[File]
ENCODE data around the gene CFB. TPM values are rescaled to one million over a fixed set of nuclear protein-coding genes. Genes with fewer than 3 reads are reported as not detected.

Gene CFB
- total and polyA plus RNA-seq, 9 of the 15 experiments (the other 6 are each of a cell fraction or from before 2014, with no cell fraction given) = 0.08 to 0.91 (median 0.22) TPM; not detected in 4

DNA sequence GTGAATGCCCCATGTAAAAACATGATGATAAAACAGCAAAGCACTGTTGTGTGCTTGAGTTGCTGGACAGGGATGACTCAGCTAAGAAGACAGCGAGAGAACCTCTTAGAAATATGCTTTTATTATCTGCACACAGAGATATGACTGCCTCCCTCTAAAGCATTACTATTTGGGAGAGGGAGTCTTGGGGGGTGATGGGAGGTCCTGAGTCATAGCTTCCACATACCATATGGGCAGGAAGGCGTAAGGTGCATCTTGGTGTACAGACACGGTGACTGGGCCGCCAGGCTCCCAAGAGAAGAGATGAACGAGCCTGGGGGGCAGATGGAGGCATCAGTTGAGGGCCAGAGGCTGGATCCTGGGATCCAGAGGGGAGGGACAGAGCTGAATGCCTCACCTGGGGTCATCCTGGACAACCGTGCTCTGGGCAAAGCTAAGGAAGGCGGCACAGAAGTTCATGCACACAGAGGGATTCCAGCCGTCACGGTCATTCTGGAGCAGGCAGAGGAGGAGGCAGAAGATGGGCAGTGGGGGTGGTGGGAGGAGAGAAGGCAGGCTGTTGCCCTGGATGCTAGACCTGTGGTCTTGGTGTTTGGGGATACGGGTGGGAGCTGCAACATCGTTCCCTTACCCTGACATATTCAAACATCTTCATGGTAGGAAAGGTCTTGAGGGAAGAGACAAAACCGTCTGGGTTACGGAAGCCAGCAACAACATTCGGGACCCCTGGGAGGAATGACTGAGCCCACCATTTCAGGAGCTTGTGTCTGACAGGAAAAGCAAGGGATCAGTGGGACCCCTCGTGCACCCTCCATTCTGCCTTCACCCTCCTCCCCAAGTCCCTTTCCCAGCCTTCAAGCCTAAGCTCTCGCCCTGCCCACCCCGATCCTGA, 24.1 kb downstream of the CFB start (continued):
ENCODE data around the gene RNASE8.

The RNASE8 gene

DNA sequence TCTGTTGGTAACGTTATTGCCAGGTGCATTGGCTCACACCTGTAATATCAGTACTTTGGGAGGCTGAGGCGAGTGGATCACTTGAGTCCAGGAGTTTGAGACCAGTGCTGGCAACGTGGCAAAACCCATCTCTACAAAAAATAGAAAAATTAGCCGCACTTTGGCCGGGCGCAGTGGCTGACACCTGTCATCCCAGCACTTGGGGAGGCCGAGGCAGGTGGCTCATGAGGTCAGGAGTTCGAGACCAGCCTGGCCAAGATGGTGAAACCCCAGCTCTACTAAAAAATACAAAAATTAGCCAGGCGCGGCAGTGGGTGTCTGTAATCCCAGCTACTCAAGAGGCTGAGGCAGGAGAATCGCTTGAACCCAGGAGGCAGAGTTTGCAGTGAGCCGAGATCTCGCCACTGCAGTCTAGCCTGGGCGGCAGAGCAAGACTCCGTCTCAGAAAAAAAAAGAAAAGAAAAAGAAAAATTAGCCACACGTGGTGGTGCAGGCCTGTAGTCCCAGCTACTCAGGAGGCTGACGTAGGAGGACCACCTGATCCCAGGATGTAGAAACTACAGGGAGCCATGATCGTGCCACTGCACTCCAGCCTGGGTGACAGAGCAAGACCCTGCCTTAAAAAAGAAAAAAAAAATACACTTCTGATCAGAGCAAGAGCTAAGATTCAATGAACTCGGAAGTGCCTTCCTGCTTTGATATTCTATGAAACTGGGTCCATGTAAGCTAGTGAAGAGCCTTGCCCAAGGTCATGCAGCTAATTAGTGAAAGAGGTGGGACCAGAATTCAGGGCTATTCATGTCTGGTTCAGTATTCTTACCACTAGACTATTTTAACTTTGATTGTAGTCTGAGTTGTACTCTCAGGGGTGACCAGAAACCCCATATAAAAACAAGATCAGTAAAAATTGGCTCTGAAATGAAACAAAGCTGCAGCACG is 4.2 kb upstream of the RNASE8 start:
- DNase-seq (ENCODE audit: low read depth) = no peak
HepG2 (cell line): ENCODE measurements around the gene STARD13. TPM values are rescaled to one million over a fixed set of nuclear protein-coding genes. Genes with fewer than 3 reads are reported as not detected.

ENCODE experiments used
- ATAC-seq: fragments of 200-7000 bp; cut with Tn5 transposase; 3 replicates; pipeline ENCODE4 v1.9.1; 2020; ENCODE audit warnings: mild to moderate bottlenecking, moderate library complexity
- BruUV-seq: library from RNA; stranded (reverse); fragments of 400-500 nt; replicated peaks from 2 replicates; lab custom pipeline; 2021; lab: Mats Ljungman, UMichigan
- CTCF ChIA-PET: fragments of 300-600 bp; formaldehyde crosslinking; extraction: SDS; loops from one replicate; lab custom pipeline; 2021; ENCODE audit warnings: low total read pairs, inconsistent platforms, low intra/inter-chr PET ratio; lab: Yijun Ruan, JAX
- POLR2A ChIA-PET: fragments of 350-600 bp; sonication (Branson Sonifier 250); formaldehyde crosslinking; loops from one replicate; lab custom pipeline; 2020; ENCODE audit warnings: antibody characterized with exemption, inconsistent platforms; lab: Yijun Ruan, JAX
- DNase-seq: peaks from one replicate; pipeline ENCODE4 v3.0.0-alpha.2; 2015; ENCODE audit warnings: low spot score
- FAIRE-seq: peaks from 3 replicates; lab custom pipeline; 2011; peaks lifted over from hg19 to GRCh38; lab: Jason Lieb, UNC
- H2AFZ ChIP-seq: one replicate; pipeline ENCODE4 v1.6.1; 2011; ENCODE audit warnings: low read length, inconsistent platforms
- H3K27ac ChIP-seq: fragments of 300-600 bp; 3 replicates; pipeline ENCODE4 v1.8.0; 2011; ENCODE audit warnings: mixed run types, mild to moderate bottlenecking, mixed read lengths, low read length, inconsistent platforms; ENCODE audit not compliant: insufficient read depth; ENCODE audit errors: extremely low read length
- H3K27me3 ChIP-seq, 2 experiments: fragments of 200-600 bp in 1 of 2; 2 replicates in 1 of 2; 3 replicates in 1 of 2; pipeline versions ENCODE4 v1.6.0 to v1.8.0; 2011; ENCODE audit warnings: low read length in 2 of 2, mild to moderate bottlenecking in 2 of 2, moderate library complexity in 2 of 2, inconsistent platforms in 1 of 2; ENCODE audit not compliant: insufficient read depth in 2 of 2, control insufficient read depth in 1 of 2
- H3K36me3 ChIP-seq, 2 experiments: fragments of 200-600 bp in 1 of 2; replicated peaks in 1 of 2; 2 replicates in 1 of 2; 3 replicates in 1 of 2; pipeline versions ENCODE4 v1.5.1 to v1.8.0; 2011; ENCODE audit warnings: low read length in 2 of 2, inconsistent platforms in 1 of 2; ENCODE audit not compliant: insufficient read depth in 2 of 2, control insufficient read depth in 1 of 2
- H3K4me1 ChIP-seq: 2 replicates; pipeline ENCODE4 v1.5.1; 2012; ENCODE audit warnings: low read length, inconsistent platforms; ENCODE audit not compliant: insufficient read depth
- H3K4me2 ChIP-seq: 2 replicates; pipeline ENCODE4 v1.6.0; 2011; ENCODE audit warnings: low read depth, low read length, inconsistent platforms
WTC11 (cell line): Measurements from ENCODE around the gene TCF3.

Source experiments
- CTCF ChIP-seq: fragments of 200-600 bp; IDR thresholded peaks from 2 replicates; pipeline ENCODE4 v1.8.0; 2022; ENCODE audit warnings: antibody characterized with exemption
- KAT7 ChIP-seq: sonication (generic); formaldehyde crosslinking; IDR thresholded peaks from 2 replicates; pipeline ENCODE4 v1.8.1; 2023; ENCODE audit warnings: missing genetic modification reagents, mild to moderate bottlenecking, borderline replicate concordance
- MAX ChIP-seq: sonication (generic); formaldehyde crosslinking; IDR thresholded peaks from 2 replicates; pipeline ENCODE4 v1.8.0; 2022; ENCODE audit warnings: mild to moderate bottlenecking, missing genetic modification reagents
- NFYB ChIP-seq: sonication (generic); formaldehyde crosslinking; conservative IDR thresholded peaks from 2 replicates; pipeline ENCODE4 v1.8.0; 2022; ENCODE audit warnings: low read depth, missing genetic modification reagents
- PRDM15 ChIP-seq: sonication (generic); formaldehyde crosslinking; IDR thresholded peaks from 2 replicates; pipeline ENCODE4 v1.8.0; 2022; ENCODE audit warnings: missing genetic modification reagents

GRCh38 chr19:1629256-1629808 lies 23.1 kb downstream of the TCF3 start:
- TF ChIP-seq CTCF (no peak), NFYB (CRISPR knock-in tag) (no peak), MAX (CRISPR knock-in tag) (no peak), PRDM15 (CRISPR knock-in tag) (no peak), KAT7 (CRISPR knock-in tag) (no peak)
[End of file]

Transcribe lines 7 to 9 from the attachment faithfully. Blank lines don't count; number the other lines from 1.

DNA sequence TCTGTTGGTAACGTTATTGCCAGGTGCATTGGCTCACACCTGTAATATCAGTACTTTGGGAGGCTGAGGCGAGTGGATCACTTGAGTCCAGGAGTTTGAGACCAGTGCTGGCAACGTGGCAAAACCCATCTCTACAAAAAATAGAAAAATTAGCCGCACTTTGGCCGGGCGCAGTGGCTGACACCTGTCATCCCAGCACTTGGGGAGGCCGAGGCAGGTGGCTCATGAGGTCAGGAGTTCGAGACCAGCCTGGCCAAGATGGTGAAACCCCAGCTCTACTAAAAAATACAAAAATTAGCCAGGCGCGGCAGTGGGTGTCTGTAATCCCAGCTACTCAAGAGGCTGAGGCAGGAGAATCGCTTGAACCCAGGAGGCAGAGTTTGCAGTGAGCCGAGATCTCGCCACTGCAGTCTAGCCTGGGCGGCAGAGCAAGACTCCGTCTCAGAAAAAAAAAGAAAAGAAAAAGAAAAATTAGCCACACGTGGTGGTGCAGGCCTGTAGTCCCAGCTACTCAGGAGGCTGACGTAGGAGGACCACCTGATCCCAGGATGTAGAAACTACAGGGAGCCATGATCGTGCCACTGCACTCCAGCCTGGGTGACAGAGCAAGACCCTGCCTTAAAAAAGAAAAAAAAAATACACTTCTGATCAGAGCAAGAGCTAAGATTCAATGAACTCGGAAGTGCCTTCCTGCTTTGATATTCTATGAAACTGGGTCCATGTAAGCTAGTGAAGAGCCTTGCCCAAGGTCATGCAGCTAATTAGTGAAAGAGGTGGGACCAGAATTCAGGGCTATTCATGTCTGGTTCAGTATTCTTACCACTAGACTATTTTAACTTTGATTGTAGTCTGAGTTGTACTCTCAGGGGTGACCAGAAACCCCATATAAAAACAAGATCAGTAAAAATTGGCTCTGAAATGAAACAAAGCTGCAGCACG is 4.2 kb upstream of the RNASE8 start:
- DNase-seq (ENCODE audit: low read depth) = no peak
HepG2 (cell line): ENCODE measurements around the gene STARD13. TPM values are rescaled to one million over a fixed set of nuclear protein-coding genes. Genes with fewer than 3 reads are reported as not detected.